U.S. Department of Agriculture: Agricultural Research Service, Lincoln, Nebraska


Date of this Version


Document Type



Journal of Food Protection, Vol. 78, No. 3, 2015, Pages 503–510


U.S. Government Work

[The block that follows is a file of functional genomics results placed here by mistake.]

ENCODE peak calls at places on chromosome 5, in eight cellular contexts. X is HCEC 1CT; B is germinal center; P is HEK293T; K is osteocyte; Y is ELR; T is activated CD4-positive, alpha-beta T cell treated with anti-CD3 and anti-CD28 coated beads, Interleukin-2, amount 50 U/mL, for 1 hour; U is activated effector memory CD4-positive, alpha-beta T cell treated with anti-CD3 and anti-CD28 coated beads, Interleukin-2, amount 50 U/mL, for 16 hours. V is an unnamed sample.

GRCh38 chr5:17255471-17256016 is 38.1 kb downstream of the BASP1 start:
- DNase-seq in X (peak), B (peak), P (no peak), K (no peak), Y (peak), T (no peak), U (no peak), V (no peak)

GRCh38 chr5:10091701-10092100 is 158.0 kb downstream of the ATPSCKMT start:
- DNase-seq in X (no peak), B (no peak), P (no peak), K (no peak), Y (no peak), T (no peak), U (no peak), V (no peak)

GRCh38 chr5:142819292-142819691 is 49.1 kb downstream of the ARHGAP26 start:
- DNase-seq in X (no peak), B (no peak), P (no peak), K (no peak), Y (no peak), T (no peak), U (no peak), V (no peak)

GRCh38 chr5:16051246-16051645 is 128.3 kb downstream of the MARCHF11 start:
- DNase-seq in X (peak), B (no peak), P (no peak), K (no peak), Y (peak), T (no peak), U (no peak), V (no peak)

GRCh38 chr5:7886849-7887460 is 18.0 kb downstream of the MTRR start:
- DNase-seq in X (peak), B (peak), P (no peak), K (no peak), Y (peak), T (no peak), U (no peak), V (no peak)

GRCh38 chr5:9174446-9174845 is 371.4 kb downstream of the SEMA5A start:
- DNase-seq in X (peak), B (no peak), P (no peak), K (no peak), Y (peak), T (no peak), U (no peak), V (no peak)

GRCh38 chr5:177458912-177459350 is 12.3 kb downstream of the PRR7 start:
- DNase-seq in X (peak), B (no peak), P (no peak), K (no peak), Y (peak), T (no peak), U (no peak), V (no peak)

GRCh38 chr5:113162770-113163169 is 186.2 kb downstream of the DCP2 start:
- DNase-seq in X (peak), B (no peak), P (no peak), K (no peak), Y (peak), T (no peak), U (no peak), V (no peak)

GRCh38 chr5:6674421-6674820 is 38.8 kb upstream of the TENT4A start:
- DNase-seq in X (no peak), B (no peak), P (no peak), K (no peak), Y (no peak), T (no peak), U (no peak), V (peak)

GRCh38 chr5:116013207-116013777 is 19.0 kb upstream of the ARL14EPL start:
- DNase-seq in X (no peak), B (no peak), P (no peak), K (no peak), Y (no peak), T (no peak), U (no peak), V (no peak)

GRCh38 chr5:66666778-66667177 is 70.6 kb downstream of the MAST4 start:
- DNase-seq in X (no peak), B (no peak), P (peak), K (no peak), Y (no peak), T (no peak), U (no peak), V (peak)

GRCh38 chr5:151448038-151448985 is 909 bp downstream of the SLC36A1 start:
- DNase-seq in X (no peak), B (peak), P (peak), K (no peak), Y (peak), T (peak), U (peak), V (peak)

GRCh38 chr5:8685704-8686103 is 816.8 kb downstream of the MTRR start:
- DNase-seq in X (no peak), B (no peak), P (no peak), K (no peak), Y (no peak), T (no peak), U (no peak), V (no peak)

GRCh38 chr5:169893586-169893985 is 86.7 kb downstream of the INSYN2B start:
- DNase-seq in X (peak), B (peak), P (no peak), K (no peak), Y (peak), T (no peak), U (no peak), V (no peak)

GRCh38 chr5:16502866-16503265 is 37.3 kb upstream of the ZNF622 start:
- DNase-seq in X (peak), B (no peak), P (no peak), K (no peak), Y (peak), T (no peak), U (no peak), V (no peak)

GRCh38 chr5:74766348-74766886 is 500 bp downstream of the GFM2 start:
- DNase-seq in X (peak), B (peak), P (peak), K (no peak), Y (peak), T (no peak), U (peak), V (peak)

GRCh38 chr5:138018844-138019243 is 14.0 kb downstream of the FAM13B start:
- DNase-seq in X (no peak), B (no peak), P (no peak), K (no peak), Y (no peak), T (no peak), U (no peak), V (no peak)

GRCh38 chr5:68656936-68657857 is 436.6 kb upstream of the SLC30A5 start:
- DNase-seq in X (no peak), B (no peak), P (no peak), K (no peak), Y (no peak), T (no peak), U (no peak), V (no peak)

Several antimicrobial compounds have been used in commercial meat processing plants for decontamination of pathogens on beef carcasses, but there are many commercially available, novel antimicrobial compounds that may be more effective and suitable for use in beef processing pathogen-reduction programs. Sixty-four prerigor beef flanks (cutaneous trunci) were used in a study to determine whether hypobromous acid, neutral acidified sodium chlorite, and two citric acid–based antimicrobial compounds effectively reduce seven Shiga toxin–producing Escherichia coli (STEC) serogroups and Salmonella on the surface of fresh beef. Two cocktail mixtures were inoculated onto prerigor beef flank surfaces. Cocktail mixture 1 was composed of STEC serogroups O26, O103, O111, O145, and O157; and cocktail mixture 2 was composed of STEC serogroups O45, O121, and O157 and Salmonella. The inoculated fresh beef flanks were subjected to spray treatments with four antimicrobial compounds. Following antimicrobial treatments, both control and treated fresh beef samples were either enumerated immediately or were stored for 48 h at 4˚C before enumeration. All four antimicrobial compounds caused 0.7- to 2.0-log reductions of STEC, Salmonella, aerobic plate counts, and Enterobacteriaceae. Results also indicated that the four antimicrobial compounds were as effective at reducing the six non-O157 STEC strains as they were at reducing E. coli O157:H7 on the surfaces of fresh beef. The recovery of all seven STEC strains and Salmonella in a low-inoculation study indicated that none of the four antimicrobial compounds eliminated all of the tested pathogens.